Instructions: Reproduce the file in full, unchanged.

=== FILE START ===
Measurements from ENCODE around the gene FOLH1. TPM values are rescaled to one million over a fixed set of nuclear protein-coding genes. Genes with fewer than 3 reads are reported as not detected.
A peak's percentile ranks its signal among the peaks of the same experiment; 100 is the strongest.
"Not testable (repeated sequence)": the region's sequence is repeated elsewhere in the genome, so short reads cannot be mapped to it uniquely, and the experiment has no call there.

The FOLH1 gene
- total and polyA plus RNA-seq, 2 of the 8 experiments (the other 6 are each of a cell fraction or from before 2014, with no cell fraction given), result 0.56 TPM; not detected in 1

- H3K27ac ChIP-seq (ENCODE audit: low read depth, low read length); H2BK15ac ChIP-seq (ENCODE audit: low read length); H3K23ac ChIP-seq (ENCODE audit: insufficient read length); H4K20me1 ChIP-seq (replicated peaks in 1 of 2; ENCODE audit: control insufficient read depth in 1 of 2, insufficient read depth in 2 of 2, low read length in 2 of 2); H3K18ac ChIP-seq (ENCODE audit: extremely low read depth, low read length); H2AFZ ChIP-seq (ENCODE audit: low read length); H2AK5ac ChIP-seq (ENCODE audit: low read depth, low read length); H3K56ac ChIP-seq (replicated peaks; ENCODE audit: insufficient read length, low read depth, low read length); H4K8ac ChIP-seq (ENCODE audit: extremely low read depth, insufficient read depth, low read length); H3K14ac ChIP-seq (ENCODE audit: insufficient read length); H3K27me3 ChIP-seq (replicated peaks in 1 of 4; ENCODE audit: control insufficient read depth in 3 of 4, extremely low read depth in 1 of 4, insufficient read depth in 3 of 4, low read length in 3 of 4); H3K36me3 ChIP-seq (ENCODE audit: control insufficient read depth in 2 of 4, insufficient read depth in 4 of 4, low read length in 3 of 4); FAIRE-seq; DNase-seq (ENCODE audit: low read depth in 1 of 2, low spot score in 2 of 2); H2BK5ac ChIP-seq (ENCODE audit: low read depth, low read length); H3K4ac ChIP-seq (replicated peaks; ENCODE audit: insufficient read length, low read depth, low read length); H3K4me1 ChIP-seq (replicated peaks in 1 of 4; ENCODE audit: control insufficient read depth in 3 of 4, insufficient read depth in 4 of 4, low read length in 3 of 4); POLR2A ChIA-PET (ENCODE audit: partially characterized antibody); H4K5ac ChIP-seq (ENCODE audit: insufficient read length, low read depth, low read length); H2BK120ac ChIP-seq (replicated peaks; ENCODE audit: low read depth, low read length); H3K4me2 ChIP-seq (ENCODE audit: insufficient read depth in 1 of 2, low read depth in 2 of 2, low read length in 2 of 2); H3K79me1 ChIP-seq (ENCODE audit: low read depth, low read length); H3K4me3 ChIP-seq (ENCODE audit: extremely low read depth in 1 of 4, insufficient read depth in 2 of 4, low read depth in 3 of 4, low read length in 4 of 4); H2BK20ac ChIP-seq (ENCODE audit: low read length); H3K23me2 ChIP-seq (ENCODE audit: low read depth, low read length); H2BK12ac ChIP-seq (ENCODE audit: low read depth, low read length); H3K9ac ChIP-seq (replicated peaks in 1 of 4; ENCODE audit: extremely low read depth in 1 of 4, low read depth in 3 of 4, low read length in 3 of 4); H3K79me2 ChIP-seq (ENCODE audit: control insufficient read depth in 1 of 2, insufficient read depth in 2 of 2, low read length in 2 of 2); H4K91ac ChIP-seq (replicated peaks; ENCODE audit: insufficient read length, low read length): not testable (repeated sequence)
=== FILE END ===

Measurements from ENCODE around the gene FOLH1. TPM values are rescaled to one million over a fixed set of nuclear protein-coding genes. Genes with fewer than 3 reads are reported as not detected.
A peak's percentile ranks its signal among the peaks of the same experiment; 100 is the strongest.
"Not testable (repeated sequence)": the region's sequence is repeated elsewhere in the genome, so short reads cannot be mapped to it uniquely, and the experiment has no call there.

The FOLH1 gene
- total and polyA plus RNA-seq, 2 of the 8 experiments (the other 6 are each of a cell fraction or from before 2014, with no cell fraction given), result 0.56 TPM; not detected in 1

- H3K27ac ChIP-seq (ENCODE audit: low read depth, low read length); H2BK15ac ChIP-seq (ENCODE audit: low read length); H3K23ac ChIP-seq (ENCODE audit: insufficient read length); H4K20me1 ChIP-seq (replicated peaks in 1 of 2; ENCODE audit: control insufficient read depth in 1 of 2, insufficient read depth in 2 of 2, low read length in 2 of 2); H3K18ac ChIP-seq (ENCODE audit: extremely low read depth, low read length); H2AFZ ChIP-seq (ENCODE audit: low read length); H2AK5ac ChIP-seq (ENCODE audit: low read depth, low read length); H3K56ac ChIP-seq (replicated peaks; ENCODE audit: insufficient read length, low read depth, low read length); H4K8ac ChIP-seq (ENCODE audit: extremely low read depth, insufficient read depth, low read length); H3K14ac ChIP-seq (ENCODE audit: insufficient read length); H3K27me3 ChIP-seq (replicated peaks in 1 of 4; ENCODE audit: control insufficient read depth in 3 of 4, extremely low read depth in 1 of 4, insufficient read depth in 3 of 4, low read length in 3 of 4); H3K36me3 ChIP-seq (ENCODE audit: control insufficient read depth in 2 of 4, insufficient read depth in 4 of 4, low read length in 3 of 4); FAIRE-seq; DNase-seq (ENCODE audit: low read depth in 1 of 2, low spot score in 2 of 2); H2BK5ac ChIP-seq (ENCODE audit: low read depth, low read length); H3K4ac ChIP-seq (replicated peaks; ENCODE audit: insufficient read length, low read depth, low read length); H3K4me1 ChIP-seq (replicated peaks in 1 of 4; ENCODE audit: control insufficient read depth in 3 of 4, insufficient read depth in 4 of 4, low read length in 3 of 4); POLR2A ChIA-PET (ENCODE audit: partially characterized antibody); H4K5ac ChIP-seq (ENCODE audit: insufficient read length, low read depth, low read length); H2BK120ac ChIP-seq (replicated peaks; ENCODE audit: low read depth, low read length); H3K4me2 ChIP-seq (ENCODE audit: insufficient read depth in 1 of 2, low read depth in 2 of 2, low read length in 2 of 2); H3K79me1 ChIP-seq (ENCODE audit: low read depth, low read length); H3K4me3 ChIP-seq (ENCODE audit: extremely low read depth in 1 of 4, insufficient read depth in 2 of 4, low read depth in 3 of 4, low read length in 4 of 4); H2BK20ac ChIP-seq (ENCODE audit: low read length); H3K23me2 ChIP-seq (ENCODE audit: low read depth, low read length); H2BK12ac ChIP-seq (ENCODE audit: low read depth, low read length); H3K9ac ChIP-seq (replicated peaks in 1 of 4; ENCODE audit: extremely low read depth in 1 of 4, low read depth in 3 of 4, low read length in 3 of 4); H3K79me2 ChIP-seq (ENCODE audit: control insufficient read depth in 1 of 2, insufficient read depth in 2 of 2, low read length in 2 of 2); H4K91ac ChIP-seq (replicated peaks; ENCODE audit: insufficient read length, low read length): not testable (repeated sequence)